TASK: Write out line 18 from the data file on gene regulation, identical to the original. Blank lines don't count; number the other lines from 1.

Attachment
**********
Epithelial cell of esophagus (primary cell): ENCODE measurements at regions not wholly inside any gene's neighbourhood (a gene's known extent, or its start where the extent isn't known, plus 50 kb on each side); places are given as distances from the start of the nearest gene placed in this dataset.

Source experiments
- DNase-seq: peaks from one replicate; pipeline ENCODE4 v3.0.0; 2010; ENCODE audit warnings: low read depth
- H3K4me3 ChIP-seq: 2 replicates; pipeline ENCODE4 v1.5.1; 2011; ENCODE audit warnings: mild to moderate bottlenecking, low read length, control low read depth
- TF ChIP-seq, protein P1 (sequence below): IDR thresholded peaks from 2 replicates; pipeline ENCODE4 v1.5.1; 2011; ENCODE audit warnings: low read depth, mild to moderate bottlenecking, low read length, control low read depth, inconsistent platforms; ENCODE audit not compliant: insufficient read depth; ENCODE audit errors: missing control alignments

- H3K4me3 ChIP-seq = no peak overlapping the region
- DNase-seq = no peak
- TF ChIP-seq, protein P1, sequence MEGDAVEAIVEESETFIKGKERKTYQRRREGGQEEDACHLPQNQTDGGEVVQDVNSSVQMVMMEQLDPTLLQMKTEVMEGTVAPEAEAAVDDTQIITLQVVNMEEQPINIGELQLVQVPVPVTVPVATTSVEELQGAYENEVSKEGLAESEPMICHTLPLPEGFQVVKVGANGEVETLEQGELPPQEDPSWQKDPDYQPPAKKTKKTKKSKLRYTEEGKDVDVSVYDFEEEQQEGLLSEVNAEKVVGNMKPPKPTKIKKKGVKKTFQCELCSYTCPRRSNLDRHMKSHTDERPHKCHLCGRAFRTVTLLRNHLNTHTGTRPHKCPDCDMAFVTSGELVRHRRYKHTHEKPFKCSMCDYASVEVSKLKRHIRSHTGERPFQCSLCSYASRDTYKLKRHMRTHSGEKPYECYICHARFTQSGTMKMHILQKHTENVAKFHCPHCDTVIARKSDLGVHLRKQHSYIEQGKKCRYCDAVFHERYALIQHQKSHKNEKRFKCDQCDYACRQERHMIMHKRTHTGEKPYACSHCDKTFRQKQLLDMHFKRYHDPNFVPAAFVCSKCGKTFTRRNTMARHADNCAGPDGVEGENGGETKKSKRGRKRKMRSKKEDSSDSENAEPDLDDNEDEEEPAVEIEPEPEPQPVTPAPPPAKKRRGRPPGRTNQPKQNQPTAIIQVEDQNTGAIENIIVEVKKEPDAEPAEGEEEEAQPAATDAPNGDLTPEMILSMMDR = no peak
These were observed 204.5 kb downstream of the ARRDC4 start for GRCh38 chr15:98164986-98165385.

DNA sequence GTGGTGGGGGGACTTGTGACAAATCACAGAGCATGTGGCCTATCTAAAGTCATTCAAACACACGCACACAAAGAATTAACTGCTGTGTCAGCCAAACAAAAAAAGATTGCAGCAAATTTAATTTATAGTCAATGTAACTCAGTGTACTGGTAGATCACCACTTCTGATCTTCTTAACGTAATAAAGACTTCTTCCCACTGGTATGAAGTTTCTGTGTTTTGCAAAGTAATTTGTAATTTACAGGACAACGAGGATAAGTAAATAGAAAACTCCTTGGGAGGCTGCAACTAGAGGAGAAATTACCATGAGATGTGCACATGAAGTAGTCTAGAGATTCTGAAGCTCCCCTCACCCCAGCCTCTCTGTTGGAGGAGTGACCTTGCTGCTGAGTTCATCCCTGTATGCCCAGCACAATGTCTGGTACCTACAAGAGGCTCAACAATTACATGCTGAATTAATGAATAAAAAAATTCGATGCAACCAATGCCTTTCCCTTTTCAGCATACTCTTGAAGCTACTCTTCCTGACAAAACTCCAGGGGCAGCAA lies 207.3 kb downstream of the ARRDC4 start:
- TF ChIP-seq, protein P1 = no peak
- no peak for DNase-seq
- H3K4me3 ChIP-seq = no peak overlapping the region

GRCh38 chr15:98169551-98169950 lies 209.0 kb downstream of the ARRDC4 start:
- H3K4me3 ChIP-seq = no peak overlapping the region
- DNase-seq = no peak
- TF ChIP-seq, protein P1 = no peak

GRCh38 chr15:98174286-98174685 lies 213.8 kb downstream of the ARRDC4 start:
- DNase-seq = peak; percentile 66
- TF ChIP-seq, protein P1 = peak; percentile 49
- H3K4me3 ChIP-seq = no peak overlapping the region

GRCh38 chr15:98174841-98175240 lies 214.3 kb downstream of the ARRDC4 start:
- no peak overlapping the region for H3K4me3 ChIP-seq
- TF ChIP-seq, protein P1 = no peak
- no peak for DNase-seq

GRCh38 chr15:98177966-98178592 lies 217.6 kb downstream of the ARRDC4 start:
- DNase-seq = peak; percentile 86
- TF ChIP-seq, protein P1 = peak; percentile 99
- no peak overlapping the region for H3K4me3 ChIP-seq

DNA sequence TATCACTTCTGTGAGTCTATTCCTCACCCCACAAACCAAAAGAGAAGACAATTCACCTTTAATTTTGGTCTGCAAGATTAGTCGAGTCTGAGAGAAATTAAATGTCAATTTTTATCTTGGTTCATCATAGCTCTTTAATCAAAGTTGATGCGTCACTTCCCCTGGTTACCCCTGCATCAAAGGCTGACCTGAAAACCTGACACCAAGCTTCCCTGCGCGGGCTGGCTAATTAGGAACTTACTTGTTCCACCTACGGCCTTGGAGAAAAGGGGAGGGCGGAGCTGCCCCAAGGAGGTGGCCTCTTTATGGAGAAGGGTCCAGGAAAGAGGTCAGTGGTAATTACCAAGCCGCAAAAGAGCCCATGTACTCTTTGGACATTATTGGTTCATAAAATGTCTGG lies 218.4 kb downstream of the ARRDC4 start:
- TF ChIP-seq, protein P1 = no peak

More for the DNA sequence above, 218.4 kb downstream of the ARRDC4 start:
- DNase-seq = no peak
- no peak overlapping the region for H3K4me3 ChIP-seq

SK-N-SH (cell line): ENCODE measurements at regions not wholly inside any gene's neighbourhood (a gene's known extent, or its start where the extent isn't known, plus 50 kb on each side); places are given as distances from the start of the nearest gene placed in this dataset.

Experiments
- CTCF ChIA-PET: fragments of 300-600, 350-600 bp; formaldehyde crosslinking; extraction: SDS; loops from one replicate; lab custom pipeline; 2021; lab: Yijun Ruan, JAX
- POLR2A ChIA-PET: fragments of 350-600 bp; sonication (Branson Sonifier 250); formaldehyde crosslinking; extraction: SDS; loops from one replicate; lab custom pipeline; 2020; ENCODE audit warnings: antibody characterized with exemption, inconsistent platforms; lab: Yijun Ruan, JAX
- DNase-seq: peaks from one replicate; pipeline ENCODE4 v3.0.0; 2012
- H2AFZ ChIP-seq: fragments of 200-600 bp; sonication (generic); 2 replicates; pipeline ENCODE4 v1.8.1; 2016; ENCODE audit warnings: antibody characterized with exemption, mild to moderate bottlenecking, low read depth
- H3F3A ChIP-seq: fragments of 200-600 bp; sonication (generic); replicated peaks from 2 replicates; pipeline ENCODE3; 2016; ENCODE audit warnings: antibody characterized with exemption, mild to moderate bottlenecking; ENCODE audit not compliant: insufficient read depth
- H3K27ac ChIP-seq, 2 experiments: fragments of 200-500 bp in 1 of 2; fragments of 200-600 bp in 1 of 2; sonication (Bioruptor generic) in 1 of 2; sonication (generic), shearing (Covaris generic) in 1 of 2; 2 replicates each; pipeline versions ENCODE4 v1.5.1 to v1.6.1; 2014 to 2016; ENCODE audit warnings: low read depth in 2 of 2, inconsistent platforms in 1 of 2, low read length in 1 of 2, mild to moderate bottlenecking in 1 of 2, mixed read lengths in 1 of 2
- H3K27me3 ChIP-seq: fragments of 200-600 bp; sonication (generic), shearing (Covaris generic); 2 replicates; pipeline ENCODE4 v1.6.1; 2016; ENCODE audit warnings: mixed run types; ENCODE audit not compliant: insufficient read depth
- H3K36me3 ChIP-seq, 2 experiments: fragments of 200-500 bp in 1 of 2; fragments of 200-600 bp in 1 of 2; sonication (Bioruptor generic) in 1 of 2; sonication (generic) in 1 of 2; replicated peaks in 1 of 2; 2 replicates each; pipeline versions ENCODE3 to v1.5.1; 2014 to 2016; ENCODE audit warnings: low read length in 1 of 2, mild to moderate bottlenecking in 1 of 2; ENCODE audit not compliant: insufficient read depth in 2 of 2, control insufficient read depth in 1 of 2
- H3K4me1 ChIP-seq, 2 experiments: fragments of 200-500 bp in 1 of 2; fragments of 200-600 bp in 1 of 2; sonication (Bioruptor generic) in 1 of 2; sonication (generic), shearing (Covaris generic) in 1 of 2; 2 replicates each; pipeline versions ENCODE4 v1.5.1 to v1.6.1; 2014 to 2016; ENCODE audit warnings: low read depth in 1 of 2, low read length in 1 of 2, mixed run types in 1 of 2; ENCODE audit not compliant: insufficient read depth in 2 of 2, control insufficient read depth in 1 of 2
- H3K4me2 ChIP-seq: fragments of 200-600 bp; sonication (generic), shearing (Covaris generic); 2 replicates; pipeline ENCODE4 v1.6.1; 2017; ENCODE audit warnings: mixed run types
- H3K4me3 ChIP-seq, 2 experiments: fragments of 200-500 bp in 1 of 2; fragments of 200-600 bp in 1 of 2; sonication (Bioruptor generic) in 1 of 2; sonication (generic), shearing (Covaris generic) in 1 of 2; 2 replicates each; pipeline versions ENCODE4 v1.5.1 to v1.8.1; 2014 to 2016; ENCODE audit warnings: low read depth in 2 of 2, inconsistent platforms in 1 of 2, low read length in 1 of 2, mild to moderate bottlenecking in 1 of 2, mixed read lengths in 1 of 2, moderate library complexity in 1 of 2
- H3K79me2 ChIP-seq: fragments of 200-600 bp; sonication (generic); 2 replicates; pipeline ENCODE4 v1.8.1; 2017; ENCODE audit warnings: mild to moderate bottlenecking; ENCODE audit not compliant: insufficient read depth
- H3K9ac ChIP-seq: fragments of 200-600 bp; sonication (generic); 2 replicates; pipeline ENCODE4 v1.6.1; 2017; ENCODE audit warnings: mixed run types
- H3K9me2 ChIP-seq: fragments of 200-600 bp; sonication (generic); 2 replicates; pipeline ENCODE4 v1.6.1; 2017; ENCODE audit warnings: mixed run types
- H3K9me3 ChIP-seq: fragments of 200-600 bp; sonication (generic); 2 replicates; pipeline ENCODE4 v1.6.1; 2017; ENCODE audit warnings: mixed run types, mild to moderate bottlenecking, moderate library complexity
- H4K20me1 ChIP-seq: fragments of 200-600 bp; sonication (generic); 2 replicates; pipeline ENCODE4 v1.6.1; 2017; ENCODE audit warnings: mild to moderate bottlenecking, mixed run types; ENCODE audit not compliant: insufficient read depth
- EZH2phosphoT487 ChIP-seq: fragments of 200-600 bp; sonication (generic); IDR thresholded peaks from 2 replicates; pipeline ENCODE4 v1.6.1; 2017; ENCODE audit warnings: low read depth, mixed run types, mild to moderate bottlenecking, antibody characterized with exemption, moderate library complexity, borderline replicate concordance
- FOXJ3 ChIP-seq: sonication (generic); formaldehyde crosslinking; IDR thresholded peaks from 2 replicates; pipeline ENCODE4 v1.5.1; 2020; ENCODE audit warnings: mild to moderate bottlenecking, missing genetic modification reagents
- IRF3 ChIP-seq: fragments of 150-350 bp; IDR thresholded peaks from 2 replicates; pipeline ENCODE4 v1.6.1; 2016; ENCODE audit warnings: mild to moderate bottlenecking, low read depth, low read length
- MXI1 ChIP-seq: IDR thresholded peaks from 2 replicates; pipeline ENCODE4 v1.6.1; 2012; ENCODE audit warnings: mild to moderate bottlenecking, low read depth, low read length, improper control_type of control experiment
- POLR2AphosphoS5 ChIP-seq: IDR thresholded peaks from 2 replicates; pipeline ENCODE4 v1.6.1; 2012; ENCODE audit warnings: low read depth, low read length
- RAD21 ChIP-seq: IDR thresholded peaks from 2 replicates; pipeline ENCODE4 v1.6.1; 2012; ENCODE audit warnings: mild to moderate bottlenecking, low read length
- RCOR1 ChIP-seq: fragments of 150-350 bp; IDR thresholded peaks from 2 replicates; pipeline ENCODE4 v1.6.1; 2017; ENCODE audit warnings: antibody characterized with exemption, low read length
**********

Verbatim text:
GRCh38 chr15:98174286-98174685 lies 213.8 kb downstream of the ARRDC4 start: